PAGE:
VISION Poem by Jeffrey Harrison


I just got back from the eye doctor, who told me
I need bifocals. She put those drops in my eyes
that dilate the pupils, so everything has
that vaseline-on-the-lens glow around it,
and the page I'm writing on is blurred
and blinding, even with these sunglasses.
I'm waiting for the "reversing drops" to kick in
(sounds like something from Alice in Wonderland),
but meanwhile I like the way our golden retriever
looks more golden than ever, the way the black-eyed
Susans seem to break out of their contours, dilating
into some semi-visionary version of themselves,
and even the mail truck emanates a white light
as if it might be delivering news so good
I can't even imagine it. Of course it's just bills,
catalogues, and an issue of Time magazine
full of pictures of a flooded New Orleans
that I have to hold at arm's length to make out:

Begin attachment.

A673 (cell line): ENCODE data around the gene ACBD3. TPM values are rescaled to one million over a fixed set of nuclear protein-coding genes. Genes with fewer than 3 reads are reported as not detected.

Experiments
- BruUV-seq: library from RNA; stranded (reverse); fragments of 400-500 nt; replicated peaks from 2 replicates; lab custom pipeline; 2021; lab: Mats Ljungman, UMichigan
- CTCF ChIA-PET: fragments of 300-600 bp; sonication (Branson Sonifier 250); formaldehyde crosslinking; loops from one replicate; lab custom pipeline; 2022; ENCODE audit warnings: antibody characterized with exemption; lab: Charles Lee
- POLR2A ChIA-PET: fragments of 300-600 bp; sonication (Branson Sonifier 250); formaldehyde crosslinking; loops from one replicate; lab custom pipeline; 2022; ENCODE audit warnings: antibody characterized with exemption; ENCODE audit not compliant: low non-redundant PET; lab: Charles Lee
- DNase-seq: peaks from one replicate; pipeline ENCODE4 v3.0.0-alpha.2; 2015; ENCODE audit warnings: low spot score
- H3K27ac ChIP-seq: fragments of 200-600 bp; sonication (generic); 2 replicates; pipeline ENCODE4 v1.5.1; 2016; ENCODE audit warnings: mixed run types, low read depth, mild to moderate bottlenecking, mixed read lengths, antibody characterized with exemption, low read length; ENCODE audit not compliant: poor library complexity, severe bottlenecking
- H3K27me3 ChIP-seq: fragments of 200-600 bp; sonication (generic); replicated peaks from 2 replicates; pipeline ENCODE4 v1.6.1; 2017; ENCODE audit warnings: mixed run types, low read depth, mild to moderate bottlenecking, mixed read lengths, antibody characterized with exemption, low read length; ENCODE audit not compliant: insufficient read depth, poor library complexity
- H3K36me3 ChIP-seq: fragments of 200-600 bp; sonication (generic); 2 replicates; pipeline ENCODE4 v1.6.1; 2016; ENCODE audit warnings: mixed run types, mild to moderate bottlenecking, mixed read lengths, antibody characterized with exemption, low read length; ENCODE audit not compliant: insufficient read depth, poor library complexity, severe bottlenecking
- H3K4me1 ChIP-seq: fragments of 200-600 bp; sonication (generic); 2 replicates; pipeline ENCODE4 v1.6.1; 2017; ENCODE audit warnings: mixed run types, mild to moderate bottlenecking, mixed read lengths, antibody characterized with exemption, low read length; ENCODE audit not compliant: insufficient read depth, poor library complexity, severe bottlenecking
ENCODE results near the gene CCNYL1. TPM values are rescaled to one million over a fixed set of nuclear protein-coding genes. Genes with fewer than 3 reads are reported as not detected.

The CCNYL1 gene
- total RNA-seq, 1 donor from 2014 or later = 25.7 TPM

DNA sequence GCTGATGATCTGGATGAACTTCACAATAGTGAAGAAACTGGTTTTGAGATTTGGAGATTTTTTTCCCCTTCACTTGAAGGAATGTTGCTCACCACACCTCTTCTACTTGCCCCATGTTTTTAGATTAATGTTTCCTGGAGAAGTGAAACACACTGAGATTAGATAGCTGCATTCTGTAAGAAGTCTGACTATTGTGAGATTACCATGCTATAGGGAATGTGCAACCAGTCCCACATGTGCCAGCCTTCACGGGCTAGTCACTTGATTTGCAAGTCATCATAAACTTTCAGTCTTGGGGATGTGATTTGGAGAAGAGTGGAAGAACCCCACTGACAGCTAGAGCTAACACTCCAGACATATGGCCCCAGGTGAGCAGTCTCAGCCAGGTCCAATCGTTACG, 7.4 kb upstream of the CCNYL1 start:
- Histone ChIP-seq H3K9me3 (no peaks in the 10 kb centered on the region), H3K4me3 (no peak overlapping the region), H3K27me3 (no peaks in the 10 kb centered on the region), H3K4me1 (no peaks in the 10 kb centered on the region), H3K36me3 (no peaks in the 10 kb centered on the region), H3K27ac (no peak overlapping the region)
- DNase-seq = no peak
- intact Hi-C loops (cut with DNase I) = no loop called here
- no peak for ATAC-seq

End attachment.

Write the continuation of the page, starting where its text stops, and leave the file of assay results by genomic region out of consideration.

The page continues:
a twisted old woman sprouting plastic tubes
lies with others on an airport conveyor belt
like unclaimed luggage, and there's a woman feeding
her dog on an overpass as a body floats below.
Maybe we need some kind of bifocals
to take it all in—the darkness and the light,
our own lives and the lives of others, suffering
and joy, if it is out there—or something more
like the compound eyes of these crimson dragonflies
patrolling the yard, each lens focused on some
different facet of reality, and linked to a separate
part of the brain. We would probably go crazy.
In my own eyes with their single, flawed lenses,
the drops have almost worn off now, and my pupils
are narrowing down, adjusting themselves
to their diminished vision of the world.

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